When the dust had settled — and Carroll had won — McGihon left the crammed committee room, skipping votes on the remaining leadership positions.
The most emotional moment of the day came from Buescher, who made the trip to Denver to say goodbye to his former colleagues. His departure, however, may be temporary. At a press conference the day before, Gov. Bill Ritter had said Buescher “still has a future” in the party, describing him as a “steadfast leader.”
“I’m not going anywhere,” Buescher said. “I do believe every time a chapter comes to a close, the good Lord opens up another chapter.”
Buescher also offered a warning.
“Take the threats and the challenges that show up in your elections seriously,” he said. “As you use the power of this majority, remember there are members with more vulnerable seats.”
Five days after the leadership election, on Nov. 11, the party made a concession to the Western Slope contingent by appointing Curry to the position of Speaker pro tem.
Curry acknowledged that Buescher’s defeat was a factor in her appointment.
“They took that [loss] to heart and a couple of other [Western Slope] election results,” she said of Democratic leadership.
Curry, who will remain as chair on the House Agriculture Committee, said she would be the “point person” in the caucus on oil and gas, agriculture, land use and other issues important to rural areas.
Before Curry was appointed to the role, the only rural Democrat in House leadership was Sal Pace, of Pueblo, who won the fairly minor role of assistant caucus chair. That led Democrats to tap Curry, Carroll said.
“I’m a city slicker, but I also understand agricultural issues are deeply important to this state,” said Carroll.
Asked why Curry was picked over other, more senior rural Democrats — including Rep. Buffy McFadyen, D-Pueblo — Carroll said it was important to have someone like Curry, who will not face term-limits in 2010 like he and McFayden will, gain experience in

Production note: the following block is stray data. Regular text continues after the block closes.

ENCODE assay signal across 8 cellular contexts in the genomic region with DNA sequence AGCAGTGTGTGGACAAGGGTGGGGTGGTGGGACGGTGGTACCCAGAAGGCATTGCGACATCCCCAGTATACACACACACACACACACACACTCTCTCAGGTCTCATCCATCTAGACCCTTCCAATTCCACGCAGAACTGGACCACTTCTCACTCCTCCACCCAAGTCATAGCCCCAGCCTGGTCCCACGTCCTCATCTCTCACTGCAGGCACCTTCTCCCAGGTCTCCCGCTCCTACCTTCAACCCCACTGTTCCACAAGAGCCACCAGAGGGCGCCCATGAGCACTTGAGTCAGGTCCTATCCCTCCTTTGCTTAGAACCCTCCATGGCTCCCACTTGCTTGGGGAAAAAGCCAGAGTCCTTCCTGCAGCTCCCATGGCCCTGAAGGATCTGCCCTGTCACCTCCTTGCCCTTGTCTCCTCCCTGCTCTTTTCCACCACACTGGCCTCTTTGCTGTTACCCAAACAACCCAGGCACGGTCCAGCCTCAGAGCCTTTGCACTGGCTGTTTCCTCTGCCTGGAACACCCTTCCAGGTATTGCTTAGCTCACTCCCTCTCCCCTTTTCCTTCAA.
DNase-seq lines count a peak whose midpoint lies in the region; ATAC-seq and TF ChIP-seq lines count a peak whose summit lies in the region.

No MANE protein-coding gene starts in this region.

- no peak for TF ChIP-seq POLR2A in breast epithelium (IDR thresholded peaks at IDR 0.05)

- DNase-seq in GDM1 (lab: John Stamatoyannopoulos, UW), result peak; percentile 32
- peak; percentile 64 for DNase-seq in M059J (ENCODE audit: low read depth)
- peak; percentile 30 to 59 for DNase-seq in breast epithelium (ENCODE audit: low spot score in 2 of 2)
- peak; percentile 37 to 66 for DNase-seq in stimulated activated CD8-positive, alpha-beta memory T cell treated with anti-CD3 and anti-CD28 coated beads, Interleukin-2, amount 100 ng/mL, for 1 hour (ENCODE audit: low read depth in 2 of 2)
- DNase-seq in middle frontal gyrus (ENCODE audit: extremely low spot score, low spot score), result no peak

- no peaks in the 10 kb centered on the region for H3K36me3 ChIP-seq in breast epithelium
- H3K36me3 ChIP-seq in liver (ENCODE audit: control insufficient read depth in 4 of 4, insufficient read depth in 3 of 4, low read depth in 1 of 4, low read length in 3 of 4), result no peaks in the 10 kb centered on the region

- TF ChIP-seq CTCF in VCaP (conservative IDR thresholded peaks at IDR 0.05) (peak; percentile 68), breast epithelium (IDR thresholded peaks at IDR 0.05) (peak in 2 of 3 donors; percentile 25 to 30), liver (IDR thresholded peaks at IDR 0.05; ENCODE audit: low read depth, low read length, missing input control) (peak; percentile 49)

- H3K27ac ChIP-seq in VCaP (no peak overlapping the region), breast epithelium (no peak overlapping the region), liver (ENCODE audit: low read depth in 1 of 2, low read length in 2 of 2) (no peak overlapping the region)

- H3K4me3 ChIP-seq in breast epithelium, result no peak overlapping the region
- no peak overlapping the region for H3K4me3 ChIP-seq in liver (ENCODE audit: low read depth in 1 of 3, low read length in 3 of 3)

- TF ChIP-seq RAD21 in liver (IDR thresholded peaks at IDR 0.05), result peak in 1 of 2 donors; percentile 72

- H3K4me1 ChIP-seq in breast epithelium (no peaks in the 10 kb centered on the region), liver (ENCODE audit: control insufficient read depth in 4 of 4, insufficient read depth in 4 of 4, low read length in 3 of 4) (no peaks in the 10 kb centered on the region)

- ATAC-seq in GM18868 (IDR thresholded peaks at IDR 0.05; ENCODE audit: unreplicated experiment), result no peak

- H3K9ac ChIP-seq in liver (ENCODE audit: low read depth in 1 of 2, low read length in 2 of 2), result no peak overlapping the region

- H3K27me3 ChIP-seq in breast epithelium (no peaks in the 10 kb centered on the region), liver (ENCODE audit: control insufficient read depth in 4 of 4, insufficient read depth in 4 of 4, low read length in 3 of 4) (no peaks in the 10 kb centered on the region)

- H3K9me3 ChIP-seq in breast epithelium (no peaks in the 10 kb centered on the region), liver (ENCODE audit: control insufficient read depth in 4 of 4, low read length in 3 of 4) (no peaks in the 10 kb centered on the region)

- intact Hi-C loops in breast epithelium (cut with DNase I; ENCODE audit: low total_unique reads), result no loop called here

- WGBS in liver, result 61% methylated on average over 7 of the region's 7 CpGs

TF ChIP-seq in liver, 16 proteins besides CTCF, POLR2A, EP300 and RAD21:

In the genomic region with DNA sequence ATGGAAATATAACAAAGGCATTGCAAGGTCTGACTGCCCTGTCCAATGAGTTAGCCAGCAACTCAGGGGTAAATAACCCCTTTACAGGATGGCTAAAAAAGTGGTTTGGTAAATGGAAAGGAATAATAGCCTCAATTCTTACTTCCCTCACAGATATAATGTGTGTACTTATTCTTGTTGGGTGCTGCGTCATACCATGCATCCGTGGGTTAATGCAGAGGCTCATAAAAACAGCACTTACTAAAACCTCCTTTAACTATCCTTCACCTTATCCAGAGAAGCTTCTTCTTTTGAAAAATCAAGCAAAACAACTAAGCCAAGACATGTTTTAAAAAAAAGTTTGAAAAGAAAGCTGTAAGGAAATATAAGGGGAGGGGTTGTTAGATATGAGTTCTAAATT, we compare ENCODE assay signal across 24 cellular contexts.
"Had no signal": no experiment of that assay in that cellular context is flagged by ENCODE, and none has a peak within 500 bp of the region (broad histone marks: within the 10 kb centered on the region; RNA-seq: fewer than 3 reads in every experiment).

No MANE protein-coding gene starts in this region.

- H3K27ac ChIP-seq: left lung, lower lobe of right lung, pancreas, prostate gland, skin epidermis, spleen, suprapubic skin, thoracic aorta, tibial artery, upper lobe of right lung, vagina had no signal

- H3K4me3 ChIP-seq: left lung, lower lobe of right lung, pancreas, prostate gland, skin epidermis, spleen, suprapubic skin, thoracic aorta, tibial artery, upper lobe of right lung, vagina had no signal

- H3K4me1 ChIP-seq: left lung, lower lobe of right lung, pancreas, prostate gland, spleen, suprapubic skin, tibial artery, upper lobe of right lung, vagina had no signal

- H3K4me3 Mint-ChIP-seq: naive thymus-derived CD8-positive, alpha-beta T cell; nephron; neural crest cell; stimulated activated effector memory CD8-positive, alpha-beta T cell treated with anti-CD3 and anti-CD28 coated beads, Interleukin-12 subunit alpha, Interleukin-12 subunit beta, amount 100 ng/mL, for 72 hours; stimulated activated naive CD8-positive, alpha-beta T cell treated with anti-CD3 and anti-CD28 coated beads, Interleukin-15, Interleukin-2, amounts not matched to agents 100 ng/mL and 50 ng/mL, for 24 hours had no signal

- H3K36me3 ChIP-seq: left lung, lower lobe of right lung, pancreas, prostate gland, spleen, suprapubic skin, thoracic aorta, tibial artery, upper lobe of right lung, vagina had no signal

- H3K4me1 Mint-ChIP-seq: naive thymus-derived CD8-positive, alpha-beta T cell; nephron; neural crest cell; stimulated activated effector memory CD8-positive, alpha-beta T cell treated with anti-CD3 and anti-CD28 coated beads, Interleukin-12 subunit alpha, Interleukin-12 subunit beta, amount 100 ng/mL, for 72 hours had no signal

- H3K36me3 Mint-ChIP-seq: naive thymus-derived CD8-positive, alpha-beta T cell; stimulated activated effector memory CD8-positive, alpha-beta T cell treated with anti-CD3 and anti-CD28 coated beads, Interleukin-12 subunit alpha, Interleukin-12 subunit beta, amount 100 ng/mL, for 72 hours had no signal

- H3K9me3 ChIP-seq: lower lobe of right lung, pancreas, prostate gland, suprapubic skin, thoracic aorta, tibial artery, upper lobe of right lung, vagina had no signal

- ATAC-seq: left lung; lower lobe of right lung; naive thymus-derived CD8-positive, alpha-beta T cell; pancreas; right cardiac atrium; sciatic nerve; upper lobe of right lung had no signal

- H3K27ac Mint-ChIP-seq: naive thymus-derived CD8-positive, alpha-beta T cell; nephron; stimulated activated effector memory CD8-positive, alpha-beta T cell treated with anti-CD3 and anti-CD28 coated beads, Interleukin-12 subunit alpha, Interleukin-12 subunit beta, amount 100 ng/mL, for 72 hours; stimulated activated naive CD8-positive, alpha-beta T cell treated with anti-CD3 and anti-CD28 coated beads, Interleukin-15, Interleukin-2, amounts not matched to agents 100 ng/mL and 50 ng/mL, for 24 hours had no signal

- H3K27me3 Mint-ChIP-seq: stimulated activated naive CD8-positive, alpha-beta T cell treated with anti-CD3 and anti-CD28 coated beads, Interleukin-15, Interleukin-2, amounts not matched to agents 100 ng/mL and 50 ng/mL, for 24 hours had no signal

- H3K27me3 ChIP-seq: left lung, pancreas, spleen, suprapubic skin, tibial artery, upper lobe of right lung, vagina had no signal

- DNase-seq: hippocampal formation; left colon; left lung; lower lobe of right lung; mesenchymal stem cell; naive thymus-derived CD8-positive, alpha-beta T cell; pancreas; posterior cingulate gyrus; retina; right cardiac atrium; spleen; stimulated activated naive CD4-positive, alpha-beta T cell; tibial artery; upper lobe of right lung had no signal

Also, Carroll said, Rep. Mark Ferrandino, D-Denver and Rep. Jack Pommer, D-Boulder, will serve on the Joint Budget Committee.
Women take leadership roles in Senate Democratic caucus
Since former Senate President Joan Fitz-Gerald left the Legislature to run for Congress a year ago, Democrats in the upper chamber have not had many women in high-ranking leadership positions. That changed this year, however, as Sen. Betty Boyd, Sen. Lois Tochtrop and Sen. Suzanne Williams all beat out male counterparts for leadership roles.
That reflects the changing nature of the caucus: If Linda Newell wins a recount in Senate District 26, where she is slightly ahead, the Senate Democratic caucus would have 12 women — over half its total membership.
To start off the meeting, Senate President Peter Groff, D-Denver, was retained by acclimation. Sen. Brandon Shaffer, D-Longmont, was elected Senate Minority Leader, replacing term-limited Sen. Ken Gordon, D-Denver.
In something of an upset, Boyd, D-Lakewood, beat out Sen. John Morse, D-Colorado Springs, for Senate pro tem. That was even though outgoing Senate pro tem Able Tapia, D-Pueblo, who is returning to Joint Budget Committee after giving up his seat to Morse last year, nominated Morse for the pro tem position. The two had agreed on switch positions — and thought they had the votes lined up to make it happen.
But many women in the Senate caucus apparently felt more female leadership was needed to reflect the changed demographics of the caucus.
Tochtrop, D-Thorton, also won a spot in leadership this year as assistant majority leader. She also beat out Morse.
Finally, Williams, D-Aurora, who last year held the newly created position of assistant caucus chair — created to keep a woman in leadership following Fitz-Gerald’s departure — slid this year into the caucus chair position. Williams beat out Sen. Jim Isgar, D-Hesperus, who had held the position the previous two years.
That also was somewhat surprising considering the renewed emphasis the Democrats have supposedly placed on putting moderate representation from the Western Slope in leadership, following Buescher’s defeat. In the wake of his defeat, Isgar has expressed annoyance at the Denver-centric nature of the Senate Democratic leadership.
Moe Keller, D-Wheat Ridge, will chair the Joint Budget committee.